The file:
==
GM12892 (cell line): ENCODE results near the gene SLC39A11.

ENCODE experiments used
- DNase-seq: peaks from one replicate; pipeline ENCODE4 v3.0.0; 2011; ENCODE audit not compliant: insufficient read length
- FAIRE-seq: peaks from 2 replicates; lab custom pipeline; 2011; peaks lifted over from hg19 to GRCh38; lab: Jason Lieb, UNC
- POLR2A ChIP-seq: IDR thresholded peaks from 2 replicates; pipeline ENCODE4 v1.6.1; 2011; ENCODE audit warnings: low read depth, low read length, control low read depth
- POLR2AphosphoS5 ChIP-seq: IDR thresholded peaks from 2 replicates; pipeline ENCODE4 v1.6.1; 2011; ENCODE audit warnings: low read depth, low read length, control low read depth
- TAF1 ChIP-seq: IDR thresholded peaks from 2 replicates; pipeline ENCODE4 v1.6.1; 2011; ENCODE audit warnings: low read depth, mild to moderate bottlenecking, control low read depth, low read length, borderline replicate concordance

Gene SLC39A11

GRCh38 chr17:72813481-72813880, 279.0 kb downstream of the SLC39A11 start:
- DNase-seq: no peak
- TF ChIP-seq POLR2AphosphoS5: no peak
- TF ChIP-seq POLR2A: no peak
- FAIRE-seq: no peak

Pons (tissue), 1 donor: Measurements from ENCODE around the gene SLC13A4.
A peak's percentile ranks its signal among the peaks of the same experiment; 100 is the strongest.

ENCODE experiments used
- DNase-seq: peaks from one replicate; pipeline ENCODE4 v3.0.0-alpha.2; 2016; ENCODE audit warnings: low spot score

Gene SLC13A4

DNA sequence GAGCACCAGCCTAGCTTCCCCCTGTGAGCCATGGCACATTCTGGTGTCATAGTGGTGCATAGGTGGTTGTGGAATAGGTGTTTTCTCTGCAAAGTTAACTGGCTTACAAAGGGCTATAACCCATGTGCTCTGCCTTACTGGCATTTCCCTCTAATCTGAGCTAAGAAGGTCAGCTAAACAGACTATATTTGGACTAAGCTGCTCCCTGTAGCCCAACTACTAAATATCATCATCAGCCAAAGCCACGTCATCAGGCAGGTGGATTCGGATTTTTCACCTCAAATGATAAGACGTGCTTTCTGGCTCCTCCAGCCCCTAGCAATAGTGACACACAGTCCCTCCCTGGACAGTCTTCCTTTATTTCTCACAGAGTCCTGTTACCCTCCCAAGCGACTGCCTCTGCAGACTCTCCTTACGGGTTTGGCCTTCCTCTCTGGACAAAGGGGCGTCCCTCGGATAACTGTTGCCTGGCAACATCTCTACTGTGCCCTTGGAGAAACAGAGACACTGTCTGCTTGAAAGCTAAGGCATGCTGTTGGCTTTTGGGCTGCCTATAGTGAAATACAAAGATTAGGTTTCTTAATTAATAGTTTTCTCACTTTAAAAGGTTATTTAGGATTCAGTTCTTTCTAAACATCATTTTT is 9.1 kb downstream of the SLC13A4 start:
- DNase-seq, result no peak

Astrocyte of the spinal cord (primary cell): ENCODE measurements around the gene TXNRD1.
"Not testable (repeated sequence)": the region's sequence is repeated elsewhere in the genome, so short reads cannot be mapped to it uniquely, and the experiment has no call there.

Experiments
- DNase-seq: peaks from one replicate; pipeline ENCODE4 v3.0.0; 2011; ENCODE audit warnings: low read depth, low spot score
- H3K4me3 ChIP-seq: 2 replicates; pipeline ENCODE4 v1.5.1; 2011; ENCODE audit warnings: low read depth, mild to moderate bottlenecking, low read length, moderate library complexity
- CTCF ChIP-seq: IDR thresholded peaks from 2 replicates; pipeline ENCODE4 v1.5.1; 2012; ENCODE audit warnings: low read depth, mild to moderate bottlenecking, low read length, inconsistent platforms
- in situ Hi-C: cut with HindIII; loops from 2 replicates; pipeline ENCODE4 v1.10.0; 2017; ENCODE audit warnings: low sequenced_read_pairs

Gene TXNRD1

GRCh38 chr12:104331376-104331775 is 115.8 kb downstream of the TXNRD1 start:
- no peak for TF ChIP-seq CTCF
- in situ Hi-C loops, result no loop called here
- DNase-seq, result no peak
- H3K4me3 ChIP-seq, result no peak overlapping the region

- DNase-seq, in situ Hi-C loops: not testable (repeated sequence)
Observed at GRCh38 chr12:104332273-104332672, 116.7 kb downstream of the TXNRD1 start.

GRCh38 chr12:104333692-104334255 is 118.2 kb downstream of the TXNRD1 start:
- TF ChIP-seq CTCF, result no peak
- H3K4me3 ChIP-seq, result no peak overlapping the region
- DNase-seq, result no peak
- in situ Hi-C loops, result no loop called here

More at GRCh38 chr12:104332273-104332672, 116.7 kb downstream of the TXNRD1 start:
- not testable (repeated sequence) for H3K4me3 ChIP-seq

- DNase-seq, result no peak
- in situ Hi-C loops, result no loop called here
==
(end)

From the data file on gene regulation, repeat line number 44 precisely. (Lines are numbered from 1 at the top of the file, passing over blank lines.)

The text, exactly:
- in situ Hi-C loops, result no loop called here